- The Washington Times - Monday, June 23, 2003


U.S. base attacked in north for first time

KABUL — A bomb exploded outside a U.S. military base in the northern Afghan city of Kunduz, an Afghan military official said yesterday, in the first known attack on U.S. forces in the north of the country.

No one was wounded in the Saturday night blast outside the base nor in another bomb blast at almost the same time outside the office of the provincial governor.

U.S.-led forces in Afghanistan hunting the remnants of the former Taliban regime and Osama bin Laden’s al Qaeda group have come under frequent, though largely ineffective, attack in the south and east of the country, which is dominated by members of the majority Pashtun ethnic group.

But until now, U.S. forces have been under no known attacks in the north, which is dominated by members of the minority Tajik and Uzbek communities.


U.S. Marine killed during training exercise

CAMP LEMONIER — A U.S. Marine was killed and eight service members were injured yesterday in an explosion that might have been caused by a bomb dropped from a B-52 during training exercises, U.S. Central Command said.

A B-52 Stratofortress might have been involved in the accident at Godoria Range, along the northern coast of Djibouti in the Horn of Africa, a Central Command statement said. The names of the dead and injured were withheld pending notification of relatives.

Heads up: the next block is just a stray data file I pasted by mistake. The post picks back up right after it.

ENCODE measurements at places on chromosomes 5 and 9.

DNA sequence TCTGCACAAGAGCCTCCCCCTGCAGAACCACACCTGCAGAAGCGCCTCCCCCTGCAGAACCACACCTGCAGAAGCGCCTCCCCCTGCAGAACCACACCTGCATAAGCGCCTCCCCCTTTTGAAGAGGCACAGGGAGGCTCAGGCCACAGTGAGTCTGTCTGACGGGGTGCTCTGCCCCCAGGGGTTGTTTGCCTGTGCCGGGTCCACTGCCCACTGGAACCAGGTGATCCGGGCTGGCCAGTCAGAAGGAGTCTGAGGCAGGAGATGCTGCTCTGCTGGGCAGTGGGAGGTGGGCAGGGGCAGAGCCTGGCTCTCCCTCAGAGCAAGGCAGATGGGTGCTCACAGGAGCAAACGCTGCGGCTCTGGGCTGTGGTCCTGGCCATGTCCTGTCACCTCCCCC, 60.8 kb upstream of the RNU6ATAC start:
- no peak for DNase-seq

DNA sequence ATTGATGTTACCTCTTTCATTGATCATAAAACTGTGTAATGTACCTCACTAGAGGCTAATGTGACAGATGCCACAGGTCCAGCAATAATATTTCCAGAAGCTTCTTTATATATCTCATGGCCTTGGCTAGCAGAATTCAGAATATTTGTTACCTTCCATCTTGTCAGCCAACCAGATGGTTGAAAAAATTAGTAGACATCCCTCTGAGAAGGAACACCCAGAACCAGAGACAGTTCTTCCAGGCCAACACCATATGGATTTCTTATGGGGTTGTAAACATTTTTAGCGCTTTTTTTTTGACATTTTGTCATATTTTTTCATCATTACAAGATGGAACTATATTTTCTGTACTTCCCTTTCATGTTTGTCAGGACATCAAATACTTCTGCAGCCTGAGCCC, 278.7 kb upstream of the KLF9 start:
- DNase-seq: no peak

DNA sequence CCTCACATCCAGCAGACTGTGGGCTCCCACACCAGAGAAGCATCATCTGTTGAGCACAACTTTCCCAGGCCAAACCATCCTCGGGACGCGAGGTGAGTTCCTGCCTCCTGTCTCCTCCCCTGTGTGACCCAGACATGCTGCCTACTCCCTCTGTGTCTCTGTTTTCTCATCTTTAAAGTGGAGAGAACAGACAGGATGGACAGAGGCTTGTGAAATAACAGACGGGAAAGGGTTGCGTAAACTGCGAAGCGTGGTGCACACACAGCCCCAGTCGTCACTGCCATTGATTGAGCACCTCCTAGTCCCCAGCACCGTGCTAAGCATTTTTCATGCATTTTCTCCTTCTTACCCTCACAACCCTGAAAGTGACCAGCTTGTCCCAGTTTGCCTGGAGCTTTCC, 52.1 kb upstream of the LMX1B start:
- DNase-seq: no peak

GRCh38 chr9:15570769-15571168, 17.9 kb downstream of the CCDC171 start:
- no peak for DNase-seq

Two service members were treated for minor injuries and returned to their units. The other six injured were transported to Bouffard Hospital in Djibouti, where they were in stable condition, said Capt. Will Klumpp, a spokesman for the Combined Joint Task Force-Horn of Africa.


Closure of TV station silences free voice

MOSCOW — Russia’s sole countrywide independent television channel was yanked off the air yesterday, rekindling a debate on how President Vladimir Putin views press freedoms ahead of parliamentary and presidential elections.

The Press Ministry said it had closed TVS, where many reporters had taken refuge after two other channels were closed in succession, because it was mired in a financial and management crisis. Journalists and liberals acknowledged that the station had difficulties but said the move threatened objective reporting of politics.

The ministry said TVS did notmeet the demands of quality broadcasting and had “sunk into a financial, staffing and management crisis.”


Vajpayee visits China to build trust, trade

BEIJING — Indian Prime Minister Atal Behari Vajpayee arrived in Beijing yesterday for talks to increase trust and economic ties between the world’s two most populous countries, an Indian Foreign Ministry official said.

Mr. Vajpayee’s six-day visit, the first by an Indian prime minister in a decade, will set the stage for greater trade and political links between the two countries, which fought a savage border war in 1962.

Sign up for Daily Newsletters

Manage Newsletters

Copyright © 2020 The Washington Times, LLC. Click here for reprint permission.

Please read our comment policy before commenting.


Click to Read More and View Comments

Click to Hide